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Richard Boada



If nothing gold and you can stay,

I thought I knew from the wide


stretch of navy-black sky and sawgrass

so high and wild that we’d marry and guard

our youth, again. I’d be your


husband-sentinel, crouching in front

of heavy steel trailer axles, cleaning glass,


firing coal to blasphemous heat,

and blasting away shoulders

of meat like a matador with spears. 


There’s a riot on the radio, they’re not

the only ones with guns, blood-slick sauce


on my apron, and you, a fingerprint on my mind

like a crinkling paperback squaring against my nostalgia,

a fist in a glove ready to pop and pummel. I want


to be the lasting bloom,

the bombardier that holds back the lever. 



Sober, she pulls cigarette smoke dry hard

with wrinkled lips holding. Longer violent

ember races to the filter, snapping

thin paper reeling. Its crisp tobacco

disappears into her body, a way,


scattered through her nostrils against my taut

cedar-like neck. Craned, shaved smooth to my ears

because a jaw’s shape determines how well

you confess something sacred, how you hold your eyes

to other eyes in dark rooms. She’s lived in Mississippi


too long, with weightless air, and we dismiss

each other’s habits. A match filliped spit

light, our lips navigating, she holds the fire.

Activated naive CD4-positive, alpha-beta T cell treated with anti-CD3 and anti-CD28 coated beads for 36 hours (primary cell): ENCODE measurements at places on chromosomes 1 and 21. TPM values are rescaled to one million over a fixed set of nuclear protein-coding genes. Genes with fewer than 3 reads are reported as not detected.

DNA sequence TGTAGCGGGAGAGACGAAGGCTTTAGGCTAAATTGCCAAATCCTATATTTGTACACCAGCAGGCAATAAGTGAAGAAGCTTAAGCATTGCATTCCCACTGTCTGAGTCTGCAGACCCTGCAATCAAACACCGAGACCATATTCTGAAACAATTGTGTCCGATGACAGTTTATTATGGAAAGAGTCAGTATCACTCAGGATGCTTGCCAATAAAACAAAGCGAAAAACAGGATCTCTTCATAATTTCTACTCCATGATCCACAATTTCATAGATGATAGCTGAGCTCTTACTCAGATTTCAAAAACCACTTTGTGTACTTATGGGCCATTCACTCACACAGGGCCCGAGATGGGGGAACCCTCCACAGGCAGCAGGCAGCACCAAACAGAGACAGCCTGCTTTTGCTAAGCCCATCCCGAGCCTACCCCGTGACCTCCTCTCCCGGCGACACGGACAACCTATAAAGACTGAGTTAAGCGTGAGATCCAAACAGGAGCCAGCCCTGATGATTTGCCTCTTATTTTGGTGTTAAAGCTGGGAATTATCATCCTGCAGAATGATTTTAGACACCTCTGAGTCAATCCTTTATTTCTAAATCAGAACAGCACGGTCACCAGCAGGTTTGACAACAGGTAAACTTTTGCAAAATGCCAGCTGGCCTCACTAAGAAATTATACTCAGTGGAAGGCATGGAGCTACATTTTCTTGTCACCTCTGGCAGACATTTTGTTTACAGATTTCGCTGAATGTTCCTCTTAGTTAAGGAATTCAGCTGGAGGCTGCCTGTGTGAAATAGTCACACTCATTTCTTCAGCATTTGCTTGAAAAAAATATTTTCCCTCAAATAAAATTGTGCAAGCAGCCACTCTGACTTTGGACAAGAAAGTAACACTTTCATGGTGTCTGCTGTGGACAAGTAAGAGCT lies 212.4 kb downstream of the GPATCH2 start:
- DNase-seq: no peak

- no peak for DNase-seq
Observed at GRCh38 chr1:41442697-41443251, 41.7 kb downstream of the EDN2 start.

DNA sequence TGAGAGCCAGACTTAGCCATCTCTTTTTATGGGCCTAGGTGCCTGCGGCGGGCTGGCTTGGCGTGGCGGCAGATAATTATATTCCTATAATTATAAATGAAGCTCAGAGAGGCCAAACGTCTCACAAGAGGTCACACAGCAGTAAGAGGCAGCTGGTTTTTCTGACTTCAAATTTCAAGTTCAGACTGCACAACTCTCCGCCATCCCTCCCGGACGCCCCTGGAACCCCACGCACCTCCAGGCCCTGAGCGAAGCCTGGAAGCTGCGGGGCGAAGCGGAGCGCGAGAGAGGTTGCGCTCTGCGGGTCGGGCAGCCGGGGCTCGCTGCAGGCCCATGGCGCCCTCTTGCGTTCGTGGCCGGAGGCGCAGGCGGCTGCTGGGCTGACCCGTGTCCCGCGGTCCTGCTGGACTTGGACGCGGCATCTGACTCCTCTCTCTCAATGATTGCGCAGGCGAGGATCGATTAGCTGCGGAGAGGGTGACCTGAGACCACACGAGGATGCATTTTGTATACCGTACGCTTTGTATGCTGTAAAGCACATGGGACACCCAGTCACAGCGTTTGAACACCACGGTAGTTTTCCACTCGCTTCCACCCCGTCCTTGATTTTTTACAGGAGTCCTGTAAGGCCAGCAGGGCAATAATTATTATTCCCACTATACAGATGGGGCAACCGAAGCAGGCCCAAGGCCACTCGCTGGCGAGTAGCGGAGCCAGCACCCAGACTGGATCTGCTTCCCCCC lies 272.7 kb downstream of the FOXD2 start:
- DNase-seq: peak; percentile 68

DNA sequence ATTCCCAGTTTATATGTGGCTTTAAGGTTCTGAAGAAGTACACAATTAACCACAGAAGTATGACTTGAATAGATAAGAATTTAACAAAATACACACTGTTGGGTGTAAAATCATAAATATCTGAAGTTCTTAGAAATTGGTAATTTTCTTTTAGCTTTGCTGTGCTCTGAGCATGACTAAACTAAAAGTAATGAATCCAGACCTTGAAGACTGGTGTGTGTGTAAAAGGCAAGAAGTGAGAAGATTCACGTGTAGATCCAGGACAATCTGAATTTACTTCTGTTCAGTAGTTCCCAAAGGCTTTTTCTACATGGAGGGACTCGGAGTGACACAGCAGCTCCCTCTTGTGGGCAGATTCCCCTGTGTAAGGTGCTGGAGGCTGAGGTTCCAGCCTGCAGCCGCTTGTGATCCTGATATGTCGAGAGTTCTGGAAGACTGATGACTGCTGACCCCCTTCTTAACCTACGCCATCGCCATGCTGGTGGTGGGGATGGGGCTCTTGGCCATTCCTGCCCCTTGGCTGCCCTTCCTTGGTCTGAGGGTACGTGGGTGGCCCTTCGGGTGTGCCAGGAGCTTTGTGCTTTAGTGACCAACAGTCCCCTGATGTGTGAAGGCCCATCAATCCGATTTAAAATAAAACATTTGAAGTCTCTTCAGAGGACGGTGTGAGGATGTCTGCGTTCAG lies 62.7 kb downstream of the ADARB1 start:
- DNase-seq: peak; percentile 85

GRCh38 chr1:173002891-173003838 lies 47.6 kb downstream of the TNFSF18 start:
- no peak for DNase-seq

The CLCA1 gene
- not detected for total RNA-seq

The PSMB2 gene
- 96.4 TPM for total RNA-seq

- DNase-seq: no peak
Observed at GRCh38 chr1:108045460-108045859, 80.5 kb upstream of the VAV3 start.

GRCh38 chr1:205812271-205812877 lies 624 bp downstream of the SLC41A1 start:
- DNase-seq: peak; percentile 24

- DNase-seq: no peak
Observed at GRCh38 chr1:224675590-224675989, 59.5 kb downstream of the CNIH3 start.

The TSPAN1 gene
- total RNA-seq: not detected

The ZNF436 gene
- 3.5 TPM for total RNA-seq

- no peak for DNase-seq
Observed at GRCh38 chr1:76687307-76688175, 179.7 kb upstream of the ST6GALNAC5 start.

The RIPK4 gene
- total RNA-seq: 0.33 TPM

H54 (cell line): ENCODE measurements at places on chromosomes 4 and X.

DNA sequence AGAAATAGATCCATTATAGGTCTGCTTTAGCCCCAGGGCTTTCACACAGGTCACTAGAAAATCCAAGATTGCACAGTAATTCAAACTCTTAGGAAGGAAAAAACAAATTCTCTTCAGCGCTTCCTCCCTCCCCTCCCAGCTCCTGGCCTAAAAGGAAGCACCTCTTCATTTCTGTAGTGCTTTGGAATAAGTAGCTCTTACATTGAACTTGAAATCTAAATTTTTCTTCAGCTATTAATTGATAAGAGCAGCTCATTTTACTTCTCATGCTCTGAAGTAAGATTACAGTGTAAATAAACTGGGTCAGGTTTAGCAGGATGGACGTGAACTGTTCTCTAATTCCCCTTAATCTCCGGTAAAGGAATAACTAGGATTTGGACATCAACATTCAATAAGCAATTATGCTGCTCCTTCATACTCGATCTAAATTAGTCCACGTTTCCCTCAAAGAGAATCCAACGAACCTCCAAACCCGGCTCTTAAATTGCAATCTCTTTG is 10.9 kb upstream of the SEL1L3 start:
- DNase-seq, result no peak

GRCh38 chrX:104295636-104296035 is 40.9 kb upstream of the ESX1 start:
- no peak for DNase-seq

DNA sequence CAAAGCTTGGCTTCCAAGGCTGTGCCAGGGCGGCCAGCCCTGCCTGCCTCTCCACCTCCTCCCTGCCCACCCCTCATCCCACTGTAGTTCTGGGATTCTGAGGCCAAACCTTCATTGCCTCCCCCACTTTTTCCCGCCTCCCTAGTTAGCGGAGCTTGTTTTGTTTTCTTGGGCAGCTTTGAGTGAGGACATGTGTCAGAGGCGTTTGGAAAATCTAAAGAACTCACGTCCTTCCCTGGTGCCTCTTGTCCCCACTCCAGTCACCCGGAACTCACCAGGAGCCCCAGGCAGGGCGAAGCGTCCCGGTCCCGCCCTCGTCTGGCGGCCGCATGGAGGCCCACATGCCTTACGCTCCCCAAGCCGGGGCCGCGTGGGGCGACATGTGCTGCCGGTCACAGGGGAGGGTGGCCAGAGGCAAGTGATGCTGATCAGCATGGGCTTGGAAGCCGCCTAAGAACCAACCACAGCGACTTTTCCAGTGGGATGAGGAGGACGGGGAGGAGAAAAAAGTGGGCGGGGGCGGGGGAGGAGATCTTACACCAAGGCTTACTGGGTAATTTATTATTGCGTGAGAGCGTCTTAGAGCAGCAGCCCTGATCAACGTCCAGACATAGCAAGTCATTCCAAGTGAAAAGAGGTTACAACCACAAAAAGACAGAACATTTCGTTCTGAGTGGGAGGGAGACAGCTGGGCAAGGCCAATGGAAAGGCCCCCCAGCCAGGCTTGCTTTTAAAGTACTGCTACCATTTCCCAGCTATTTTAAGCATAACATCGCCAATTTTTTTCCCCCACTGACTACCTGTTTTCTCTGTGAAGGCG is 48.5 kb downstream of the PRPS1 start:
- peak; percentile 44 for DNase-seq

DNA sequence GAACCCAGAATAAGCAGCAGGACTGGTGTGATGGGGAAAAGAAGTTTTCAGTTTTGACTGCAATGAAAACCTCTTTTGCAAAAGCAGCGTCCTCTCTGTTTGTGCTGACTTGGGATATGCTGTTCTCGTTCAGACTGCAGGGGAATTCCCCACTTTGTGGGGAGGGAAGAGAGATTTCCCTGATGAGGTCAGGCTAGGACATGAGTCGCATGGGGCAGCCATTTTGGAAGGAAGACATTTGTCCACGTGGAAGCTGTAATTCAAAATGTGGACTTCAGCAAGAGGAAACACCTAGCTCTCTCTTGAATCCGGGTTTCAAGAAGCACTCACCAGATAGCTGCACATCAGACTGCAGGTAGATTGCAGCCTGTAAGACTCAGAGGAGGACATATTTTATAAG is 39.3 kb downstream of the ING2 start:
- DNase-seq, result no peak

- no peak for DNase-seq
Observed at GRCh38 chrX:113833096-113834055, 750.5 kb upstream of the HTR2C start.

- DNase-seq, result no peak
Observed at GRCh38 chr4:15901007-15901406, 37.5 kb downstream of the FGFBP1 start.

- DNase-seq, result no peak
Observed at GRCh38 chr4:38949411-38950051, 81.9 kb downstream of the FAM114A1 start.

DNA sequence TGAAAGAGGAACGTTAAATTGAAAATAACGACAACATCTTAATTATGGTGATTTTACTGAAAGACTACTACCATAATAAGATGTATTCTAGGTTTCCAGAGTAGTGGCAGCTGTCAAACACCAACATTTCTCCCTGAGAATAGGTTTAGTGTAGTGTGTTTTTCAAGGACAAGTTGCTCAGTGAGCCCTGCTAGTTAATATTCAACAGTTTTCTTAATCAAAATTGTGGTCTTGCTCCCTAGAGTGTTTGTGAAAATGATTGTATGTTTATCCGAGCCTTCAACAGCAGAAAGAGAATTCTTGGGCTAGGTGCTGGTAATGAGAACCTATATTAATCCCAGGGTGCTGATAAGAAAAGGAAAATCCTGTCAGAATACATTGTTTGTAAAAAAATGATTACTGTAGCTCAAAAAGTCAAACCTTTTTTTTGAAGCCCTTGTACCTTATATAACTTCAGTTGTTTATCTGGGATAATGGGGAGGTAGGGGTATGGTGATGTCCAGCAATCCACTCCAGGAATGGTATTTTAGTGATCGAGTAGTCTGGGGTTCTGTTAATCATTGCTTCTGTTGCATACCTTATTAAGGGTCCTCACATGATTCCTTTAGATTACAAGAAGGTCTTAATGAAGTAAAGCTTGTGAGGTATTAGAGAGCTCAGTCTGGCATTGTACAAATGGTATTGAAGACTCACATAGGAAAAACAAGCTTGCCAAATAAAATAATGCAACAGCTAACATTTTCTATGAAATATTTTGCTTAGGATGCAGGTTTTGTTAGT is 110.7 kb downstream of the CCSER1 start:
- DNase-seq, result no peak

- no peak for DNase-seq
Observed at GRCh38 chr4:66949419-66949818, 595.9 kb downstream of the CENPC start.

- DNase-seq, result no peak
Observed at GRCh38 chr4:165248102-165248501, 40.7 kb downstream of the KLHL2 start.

You flattened the bedspread on your side

with palms swift and no longer delicate,


militantly tucked a corner, and I pretended to sleep, curled

in the terror of who I’d become.  My waking


wouldn’t prevent the separation. Dresser drawers

cringed and squealed, no folding for the packing


suitcases tossed down the hallway like Olympic hammers.

Your body twirled for momentum and heft. 


There was the house and the longleaf pines wet

from fresh sleet-pack so thin and nearly invisible. 


The sedan gunned in reverse, you vanished and I

absorbed the improbably morning darkness. 

-from We Find Each Other in the Darkness (Texas Review Press), selected by Spring 2023 Guest Editor, Gerard Robledo

RICHARD BOADA is the author of two poetry collections: The Error of Nostalgia, nominated for the 2014 Mississippi Institute of Arts and Letters Poetry Award, and Archipelago Sinking. He is a graduate of the Center for Writers at the University of Southern Mississippi. His poetry appears in The Southern Poetry Anthology, Urban Voices: 51 Poets / 51 Poems, Rhino, Crab Orchard Review, Poetry East, North American Review, and Third Coast, among others. Currently, he is Editor and Publications Coordinator of the Mississippi Legislature PEER Committee and teaches at Mississippi College.

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